The Future of Seafood (Beyond Fish)

Would you care for some jellyfish with a side of sea asparagus?

Written by Sofia Perez

Edited by Ayla Sage

In the face of a changing climate and with the threat of more change to come in the future, we are slowly but surely learning, sometimes out of curiosity and often out of necessity: We need to adapt to changing weather patterns and food supplies; We need to adapt to rising sea levels; We need to adapt to changing migratory patterns. Now a highly contentious topic after the release of Netflix’s Seaspiracy, another lesson is tacked on to the end of our societal to-do list: We need to stop eating seafood. But the question few are asking is about the flaw in the word itself. If there were such a word as ‘landfood’, would our minds go straight to hamburgers, rotisserie chicken, and turkey on Thanksgiving? No. Similarly, ‘seafood’ can mean so much more than just fish, and to some, it already does.

Ocean Vegetables

With the world population projected to approach 10 billion within the next thirty years, it is crucial that society solve one essential problem soon: creating enough affordable and nutritious food for everyone. Currently, 11% of the world’s land area is used for crop production (3% of the entire globe’s surface), yet population growth and climate change are repeatedly proving that current agricultural systems are not environmentally nor socially practical in the long run. With the farming of the following ‘ocean vegetables’ in the sea (70% of the earth’s surface), agriculture can adapt to feed more people at a lower cost without using toxic chemical fertilisers and pesticides.

Ocean VegetablesRecipes
Seagrass Zostera marinaPotentially the future rice of the sea
Sea Asparagus SalicorniaSalicornia Risotto
Agar   Made from red algae Gelidium & GracilariaDark chocolate and orange ganache, orange parfait and cocoa nib tuile

In addition to ocean vegetables, seaweed offers a promising alternative to various land-based crops. Renowned for its umami flavor and unique mouthfeel, the estimated value of the seaweed industry is $6 billion a year and is expected to double. Useful for a wide range of products and recipes, it has become extremely popular in Asian countries and is growing in popularity among Western nations.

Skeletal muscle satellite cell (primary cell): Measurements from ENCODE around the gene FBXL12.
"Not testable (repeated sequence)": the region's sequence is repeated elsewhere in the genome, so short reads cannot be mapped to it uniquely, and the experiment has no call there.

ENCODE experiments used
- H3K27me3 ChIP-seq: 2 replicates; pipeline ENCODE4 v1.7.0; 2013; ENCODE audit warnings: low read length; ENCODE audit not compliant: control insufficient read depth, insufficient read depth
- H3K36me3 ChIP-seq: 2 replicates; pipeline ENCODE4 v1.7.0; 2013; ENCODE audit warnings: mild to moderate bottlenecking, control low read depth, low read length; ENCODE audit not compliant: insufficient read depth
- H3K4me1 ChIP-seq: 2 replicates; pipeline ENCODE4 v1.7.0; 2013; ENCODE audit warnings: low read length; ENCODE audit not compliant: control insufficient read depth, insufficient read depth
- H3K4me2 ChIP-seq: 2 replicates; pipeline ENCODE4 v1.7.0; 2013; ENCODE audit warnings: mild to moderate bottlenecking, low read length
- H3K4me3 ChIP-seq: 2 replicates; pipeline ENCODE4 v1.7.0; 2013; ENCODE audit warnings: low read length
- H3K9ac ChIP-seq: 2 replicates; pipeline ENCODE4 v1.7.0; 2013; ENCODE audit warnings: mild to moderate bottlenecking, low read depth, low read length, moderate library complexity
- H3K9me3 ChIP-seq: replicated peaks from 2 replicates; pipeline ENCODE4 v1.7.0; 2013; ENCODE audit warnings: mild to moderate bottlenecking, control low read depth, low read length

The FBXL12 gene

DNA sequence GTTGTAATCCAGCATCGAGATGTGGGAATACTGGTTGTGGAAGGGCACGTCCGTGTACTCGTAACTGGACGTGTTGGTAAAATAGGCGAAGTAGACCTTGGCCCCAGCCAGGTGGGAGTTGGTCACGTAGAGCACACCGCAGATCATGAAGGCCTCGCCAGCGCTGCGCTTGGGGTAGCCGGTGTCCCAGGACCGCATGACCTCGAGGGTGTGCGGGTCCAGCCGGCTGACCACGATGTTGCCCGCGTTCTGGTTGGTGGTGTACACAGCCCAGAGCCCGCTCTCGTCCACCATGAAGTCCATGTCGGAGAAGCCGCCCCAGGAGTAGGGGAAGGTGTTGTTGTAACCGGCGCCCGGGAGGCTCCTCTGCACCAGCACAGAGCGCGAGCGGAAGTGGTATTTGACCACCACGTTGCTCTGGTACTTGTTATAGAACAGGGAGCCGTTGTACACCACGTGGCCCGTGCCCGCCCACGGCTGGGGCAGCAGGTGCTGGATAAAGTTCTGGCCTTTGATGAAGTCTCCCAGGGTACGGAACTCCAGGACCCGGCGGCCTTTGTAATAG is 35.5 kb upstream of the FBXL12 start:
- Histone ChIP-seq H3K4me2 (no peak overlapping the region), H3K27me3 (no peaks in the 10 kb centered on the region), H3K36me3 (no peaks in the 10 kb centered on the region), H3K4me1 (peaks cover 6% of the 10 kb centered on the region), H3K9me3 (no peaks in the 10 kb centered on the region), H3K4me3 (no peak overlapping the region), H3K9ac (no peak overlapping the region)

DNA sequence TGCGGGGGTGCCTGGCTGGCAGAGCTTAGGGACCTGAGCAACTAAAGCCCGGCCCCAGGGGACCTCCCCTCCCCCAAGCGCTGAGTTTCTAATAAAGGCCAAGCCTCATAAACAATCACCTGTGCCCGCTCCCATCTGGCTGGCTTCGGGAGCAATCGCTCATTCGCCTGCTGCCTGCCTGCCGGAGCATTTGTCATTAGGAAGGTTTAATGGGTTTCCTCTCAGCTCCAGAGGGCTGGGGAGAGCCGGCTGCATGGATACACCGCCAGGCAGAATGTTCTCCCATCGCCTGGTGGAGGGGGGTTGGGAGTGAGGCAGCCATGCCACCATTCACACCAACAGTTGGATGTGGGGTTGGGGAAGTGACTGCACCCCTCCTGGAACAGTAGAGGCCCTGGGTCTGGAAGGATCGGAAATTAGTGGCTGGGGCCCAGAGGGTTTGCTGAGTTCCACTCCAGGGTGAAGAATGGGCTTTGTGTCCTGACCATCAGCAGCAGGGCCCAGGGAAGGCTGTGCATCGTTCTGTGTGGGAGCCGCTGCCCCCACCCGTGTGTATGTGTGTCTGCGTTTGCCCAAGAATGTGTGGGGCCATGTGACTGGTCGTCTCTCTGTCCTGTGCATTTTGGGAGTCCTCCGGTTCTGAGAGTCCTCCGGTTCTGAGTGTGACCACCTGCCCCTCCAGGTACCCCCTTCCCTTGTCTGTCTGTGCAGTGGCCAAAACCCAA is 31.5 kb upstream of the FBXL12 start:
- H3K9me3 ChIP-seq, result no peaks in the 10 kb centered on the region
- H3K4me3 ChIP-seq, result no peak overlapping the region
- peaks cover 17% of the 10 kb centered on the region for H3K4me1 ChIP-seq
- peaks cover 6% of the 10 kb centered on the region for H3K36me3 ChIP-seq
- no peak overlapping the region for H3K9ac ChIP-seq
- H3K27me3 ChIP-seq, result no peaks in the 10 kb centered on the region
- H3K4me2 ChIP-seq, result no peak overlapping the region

Type of SeaweedRecipes
Arame Eisenia bicyclisArame Rice Patties        
DulseDulse Soda Bread
HijikiWestern-Style Simmered Kohlrabi
Kombu kelpScallops with seaweed and miso kombu broth
NoriLobster croquettes, charred lime, nori gomasio
WakameCarrots with Smoked trout, mozzarella, wakame seaweed and beetroot emulsion
Pixabay. n.d. Pexels. Accessed May 3, 2021. https://www.pexels.com/photo/asia-carrot-chopsticks-delicious-357756/
Nori is a seaweed used in sushi.

Jellyfish

Another possible solution to the growing strain being placed on aquaculture facilities and land-based agriculture is the harvesting of jellyfish. While having been consumed for millenia in Asian traditions, these watery medusas are still novel to Western cuisine. Nonetheless, they have a similar salty taste to oysters and if approved for market, could mitigate overexploitation of fisheries.

Less watery species such as Rhizostoma pulmo and Cotylorhiza tuberculate offer omega 3- and 6- fatty acids which aid antioxidant activity. Furthermore, collagen, one of jellyfish’s primary compounds, aids antioxidant and anti-inflammatory activity, and when digested, can produce several small peptides that can provide anti-arthritic properties.

Currently jellyfish cultivation isn’t yet possible, as the traditional drying process involves a toxic compound called alum, but hopefully with pressure to patent a safer method, this will soon become a new ingredient in Western dishes.

‘Landfood’ in the Sea

Nemo’s Garden. n.d. Nemo’s Garden. Accessed May 3, 2021. http://www.nemosgarden.com/gallery/
Underwater biospheres at Nemo’s Garden Project to grow land-based crops underwater.

In addition to food that is naturally found in the sea, another innovation to look forward to is the growth of land-based crops on the ocean surface and floor. The Nemo’s Garden Project has been crucial to the development of this concept. The first experiment of growing food underwater was in 2012, when a green basil plant grew in an anchored biosphere at the bottom of the sea in Italy. Gradually this project expanded, and in 2019 the focus became not only about re-establishing the habitat, but making it “even stronger and more auto-sustainable than ever”.

The benefits of this system are that it allows for crops to be grown without using pesticides and through more efficient water management, in which crops must only be watered at the beginning when they are starting to grow. Because this is difficult for land-based agriculture, especially in harsh climates, Nemo’s Garden offers a promising alternative to be considered for future use. Nevertheless, more research is needed to ascertain the right levels of water necessary and to assess the limits of what can be grown.

Conclusion

While the contentious topic of ‘sustainable’ seafood might evoke repulsion and even despair in today’s political climate, there is still hope that the sea might have more on its menu than we think. Who knows? Maybe one day we’ll all be eating jellyfish instead of oyster and seaweed instead of kale.

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